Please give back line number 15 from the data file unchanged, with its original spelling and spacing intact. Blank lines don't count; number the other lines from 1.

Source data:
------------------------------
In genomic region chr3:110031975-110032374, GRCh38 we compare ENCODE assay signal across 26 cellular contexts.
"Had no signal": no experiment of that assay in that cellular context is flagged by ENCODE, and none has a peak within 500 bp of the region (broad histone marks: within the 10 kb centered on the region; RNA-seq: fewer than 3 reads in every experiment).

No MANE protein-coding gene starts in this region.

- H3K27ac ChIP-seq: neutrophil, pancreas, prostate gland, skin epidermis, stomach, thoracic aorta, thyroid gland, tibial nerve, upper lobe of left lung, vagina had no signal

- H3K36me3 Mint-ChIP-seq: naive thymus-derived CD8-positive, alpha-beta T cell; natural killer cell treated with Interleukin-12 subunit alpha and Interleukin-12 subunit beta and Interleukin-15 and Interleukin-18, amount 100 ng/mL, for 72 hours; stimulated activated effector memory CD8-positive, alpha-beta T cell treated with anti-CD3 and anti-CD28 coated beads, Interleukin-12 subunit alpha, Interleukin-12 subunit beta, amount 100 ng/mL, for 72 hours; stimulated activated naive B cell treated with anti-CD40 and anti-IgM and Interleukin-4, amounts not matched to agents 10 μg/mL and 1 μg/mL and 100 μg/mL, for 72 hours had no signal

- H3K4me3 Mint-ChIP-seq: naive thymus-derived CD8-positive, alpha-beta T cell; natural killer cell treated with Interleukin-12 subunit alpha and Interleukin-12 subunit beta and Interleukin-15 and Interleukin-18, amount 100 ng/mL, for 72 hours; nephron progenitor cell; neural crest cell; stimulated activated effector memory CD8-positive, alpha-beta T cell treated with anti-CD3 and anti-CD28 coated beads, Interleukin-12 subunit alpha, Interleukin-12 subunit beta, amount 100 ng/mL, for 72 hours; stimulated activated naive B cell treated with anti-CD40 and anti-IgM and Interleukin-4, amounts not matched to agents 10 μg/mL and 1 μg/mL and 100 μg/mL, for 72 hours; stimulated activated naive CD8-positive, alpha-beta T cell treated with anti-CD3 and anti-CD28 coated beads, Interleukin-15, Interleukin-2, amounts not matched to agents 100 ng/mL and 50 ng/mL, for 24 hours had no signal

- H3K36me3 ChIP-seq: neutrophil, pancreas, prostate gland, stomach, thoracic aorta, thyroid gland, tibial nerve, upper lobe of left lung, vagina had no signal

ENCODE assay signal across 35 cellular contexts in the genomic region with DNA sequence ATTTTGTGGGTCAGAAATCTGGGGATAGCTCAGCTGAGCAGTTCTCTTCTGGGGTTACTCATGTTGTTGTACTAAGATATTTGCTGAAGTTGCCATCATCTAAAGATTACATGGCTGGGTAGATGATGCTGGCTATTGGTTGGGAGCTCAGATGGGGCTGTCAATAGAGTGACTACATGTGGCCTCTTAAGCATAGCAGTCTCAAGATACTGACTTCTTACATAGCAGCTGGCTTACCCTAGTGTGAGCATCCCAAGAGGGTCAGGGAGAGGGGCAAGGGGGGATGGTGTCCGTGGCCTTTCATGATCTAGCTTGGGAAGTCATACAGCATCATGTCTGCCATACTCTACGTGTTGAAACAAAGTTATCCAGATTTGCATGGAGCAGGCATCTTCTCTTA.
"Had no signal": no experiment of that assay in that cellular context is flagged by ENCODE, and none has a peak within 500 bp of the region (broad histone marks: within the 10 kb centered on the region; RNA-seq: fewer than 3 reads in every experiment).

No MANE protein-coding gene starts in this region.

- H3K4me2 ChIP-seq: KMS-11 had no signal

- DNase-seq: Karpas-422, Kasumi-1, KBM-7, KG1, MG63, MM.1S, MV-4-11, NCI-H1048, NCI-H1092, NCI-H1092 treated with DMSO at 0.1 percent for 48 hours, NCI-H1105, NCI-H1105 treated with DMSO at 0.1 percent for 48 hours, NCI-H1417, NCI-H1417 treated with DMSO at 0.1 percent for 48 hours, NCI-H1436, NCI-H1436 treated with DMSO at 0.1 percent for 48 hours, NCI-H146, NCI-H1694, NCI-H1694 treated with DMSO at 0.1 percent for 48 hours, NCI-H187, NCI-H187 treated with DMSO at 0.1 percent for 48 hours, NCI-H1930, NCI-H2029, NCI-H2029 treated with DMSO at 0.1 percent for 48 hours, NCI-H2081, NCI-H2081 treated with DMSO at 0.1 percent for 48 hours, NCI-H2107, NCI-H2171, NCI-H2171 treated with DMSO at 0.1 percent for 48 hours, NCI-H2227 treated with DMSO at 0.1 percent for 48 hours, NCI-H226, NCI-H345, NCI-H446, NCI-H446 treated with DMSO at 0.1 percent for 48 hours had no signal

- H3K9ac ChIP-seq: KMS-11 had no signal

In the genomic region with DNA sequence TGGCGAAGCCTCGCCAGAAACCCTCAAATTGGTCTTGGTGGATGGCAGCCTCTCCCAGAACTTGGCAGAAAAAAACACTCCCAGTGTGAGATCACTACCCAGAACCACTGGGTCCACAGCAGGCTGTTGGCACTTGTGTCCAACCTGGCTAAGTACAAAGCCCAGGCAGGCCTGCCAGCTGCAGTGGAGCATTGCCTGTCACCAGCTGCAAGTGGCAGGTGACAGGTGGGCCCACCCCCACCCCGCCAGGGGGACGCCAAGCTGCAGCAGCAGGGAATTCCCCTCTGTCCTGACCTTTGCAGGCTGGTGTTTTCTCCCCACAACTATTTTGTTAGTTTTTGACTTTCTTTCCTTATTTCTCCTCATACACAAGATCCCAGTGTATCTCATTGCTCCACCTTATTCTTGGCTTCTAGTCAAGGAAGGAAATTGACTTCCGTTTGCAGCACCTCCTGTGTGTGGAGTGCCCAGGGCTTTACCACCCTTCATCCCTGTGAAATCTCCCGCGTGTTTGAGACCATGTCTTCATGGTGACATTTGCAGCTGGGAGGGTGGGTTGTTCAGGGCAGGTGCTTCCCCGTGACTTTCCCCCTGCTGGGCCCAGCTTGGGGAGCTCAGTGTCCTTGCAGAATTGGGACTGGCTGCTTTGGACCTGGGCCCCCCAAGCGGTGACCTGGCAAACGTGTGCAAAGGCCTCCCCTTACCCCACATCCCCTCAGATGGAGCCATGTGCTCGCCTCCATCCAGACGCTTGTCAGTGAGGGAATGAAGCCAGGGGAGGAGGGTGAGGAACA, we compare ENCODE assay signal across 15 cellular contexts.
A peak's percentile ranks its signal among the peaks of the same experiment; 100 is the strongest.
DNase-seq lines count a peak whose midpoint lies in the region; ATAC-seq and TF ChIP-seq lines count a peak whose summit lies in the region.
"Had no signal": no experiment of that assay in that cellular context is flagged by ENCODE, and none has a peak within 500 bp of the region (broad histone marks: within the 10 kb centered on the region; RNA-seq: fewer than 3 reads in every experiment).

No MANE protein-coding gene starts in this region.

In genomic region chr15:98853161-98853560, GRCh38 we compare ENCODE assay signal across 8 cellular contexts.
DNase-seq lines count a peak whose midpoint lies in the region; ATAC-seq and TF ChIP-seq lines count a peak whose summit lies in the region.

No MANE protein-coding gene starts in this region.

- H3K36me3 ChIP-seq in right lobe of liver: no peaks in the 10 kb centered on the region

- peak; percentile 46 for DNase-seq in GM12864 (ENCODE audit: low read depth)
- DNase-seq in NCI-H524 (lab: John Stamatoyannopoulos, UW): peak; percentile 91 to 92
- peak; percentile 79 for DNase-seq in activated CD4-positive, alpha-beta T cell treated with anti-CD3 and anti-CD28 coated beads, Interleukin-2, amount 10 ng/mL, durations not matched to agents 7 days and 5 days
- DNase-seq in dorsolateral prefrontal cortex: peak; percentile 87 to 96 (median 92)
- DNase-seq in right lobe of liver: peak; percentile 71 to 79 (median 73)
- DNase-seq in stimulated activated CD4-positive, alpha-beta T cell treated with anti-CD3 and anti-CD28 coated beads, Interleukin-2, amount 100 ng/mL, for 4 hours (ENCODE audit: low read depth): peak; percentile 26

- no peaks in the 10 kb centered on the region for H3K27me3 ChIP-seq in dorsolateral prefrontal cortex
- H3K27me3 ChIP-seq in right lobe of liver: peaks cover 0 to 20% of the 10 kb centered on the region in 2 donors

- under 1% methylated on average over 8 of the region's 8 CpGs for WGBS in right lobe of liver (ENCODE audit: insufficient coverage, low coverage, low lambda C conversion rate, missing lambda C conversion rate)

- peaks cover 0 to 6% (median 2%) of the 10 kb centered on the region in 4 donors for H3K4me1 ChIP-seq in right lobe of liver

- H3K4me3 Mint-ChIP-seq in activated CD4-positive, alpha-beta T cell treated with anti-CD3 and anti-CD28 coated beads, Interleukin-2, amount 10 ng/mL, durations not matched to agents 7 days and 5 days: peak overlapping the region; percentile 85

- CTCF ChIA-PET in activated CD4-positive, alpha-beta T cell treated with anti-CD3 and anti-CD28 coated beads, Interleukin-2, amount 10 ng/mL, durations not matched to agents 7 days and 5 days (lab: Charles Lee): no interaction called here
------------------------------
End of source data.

A peak's percentile ranks its signal among the peaks of the same experiment; 100 is the strongest.